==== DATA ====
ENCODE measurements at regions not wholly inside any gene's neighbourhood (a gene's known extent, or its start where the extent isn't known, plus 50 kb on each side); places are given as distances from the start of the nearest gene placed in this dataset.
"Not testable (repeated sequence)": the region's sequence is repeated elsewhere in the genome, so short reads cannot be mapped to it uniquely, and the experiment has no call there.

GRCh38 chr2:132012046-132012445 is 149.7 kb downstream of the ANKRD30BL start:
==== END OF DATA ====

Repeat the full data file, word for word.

ENCODE measurements at regions not wholly inside any gene's neighbourhood (a gene's known extent, or its start where the extent isn't known, plus 50 kb on each side); places are given as distances from the start of the nearest gene placed in this dataset.
"Not testable (repeated sequence)": the region's sequence is repeated elsewhere in the genome, so short reads cannot be mapped to it uniquely, and the experiment has no call there.

GRCh38 chr2:132012046-132012445 is 149.7 kb downstream of the ANKRD30BL start: